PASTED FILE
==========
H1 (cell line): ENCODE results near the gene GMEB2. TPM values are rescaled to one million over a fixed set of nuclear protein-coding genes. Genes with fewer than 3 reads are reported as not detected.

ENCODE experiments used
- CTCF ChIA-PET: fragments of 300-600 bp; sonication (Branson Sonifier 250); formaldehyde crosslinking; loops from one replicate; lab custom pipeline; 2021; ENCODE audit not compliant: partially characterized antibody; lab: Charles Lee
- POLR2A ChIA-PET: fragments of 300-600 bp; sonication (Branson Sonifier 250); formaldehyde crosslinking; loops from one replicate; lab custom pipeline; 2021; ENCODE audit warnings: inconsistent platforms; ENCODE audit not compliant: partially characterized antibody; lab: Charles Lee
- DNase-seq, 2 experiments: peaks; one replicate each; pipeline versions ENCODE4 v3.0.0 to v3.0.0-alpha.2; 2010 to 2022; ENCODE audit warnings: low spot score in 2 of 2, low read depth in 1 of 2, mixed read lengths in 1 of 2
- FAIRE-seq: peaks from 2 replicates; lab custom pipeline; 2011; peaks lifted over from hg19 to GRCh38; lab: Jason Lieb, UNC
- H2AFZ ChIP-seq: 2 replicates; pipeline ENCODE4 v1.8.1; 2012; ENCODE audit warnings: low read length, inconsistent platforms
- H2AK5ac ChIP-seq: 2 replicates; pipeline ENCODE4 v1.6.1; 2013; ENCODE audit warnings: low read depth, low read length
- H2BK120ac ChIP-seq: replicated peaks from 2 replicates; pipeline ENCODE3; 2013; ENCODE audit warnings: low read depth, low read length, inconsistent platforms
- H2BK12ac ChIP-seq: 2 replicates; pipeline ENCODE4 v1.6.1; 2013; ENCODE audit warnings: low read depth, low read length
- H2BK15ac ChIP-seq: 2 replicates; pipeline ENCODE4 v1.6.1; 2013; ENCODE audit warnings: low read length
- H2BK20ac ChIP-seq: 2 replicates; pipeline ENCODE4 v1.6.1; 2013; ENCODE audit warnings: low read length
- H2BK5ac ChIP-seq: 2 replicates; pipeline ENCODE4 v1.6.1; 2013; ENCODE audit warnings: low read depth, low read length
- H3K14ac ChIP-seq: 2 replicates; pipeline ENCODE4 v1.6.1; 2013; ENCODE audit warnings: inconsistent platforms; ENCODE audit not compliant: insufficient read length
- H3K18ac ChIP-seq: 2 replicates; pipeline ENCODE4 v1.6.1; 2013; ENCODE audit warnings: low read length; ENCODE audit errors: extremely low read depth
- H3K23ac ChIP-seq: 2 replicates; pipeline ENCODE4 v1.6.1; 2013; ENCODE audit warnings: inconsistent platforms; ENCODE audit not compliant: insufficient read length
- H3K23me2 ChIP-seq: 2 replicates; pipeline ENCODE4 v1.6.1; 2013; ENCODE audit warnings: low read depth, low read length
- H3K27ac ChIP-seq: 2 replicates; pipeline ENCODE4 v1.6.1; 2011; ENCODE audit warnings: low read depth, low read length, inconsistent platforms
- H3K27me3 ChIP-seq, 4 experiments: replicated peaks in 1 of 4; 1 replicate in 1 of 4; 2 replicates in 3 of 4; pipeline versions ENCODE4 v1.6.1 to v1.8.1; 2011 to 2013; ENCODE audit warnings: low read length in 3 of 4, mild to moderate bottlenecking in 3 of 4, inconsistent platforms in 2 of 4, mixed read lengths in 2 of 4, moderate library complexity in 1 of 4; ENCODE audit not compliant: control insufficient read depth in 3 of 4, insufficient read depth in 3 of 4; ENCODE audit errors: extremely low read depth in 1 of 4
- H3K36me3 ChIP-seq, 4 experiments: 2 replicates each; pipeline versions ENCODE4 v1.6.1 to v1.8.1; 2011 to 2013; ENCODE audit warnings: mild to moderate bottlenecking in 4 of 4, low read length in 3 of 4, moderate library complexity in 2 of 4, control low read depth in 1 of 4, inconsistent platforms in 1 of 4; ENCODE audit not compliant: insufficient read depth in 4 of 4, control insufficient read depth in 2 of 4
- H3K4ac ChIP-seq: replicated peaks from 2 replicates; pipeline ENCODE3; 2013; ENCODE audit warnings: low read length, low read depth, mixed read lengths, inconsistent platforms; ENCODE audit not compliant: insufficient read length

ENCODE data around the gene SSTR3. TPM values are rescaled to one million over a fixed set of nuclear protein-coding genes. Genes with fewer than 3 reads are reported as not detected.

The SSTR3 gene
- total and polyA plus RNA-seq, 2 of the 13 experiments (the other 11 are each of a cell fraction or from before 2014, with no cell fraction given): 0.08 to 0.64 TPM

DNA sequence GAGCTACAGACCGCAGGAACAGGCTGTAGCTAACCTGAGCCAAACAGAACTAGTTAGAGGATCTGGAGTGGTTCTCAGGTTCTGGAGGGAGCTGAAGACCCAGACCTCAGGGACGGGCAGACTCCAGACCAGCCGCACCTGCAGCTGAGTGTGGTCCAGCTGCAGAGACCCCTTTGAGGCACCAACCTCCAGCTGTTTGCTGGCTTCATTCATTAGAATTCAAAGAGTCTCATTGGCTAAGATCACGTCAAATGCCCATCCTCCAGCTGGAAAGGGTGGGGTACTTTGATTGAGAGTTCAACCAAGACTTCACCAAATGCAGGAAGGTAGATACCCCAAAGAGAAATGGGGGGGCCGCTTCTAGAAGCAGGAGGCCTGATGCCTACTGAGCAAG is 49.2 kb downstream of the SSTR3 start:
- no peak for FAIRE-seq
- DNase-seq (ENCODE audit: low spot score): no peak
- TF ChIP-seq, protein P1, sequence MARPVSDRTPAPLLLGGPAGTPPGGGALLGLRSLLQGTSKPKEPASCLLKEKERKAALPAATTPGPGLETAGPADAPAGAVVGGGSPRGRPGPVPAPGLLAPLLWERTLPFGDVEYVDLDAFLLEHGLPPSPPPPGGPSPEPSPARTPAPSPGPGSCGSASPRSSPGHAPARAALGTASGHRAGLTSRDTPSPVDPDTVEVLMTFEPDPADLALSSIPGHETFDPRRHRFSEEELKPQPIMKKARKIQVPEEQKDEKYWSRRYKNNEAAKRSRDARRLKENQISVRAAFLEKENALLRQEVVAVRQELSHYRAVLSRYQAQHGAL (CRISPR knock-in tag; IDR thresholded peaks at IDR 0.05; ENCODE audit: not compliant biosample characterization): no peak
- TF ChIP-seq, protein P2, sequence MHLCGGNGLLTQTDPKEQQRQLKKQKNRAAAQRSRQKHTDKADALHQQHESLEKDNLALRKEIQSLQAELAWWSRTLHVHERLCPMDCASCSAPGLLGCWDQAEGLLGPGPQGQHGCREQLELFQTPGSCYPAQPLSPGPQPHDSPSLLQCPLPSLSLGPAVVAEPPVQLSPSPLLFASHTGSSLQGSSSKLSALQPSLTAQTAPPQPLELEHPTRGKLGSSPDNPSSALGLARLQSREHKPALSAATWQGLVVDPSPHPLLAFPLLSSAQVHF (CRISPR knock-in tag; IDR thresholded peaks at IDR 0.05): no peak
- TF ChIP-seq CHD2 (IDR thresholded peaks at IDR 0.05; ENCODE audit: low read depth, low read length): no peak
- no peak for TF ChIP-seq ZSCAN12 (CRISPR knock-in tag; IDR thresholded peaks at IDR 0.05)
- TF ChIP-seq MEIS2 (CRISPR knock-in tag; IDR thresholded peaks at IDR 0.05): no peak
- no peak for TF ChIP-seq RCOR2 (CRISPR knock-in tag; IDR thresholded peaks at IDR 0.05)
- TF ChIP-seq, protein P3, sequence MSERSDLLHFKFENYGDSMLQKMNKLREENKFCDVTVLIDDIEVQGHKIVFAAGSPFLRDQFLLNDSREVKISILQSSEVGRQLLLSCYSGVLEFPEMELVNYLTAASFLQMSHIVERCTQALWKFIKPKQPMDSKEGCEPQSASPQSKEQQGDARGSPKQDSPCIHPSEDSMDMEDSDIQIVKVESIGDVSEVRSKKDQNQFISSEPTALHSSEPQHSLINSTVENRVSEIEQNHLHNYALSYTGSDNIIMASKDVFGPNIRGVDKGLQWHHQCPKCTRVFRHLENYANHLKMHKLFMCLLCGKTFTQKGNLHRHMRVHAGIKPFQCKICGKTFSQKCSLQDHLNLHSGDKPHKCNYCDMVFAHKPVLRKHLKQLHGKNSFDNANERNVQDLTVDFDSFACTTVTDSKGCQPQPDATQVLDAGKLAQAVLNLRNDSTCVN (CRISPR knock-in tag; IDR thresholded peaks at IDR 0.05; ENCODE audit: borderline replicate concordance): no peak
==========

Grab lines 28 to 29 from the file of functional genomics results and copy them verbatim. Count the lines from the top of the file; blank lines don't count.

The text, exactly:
- TF ChIP-seq, protein P1, sequence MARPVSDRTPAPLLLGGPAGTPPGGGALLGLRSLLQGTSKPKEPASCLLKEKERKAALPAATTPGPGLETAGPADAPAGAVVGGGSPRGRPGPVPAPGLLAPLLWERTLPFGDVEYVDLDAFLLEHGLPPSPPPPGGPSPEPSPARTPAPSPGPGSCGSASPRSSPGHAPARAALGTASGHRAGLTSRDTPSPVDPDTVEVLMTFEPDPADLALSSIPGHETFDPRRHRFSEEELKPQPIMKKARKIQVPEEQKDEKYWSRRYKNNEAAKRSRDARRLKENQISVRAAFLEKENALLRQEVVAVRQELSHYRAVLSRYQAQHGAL (CRISPR knock-in tag; IDR thresholded peaks at IDR 0.05; ENCODE audit: not compliant biosample characterization): no peak
- TF ChIP-seq, protein P2, sequence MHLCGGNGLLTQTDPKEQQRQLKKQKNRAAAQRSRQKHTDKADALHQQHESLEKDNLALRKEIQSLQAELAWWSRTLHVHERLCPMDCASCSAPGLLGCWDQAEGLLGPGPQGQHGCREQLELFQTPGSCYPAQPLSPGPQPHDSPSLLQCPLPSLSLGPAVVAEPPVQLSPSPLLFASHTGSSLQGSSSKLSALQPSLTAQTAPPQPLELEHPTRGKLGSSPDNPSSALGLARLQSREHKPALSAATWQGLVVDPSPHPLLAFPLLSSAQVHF (CRISPR knock-in tag; IDR thresholded peaks at IDR 0.05): no peak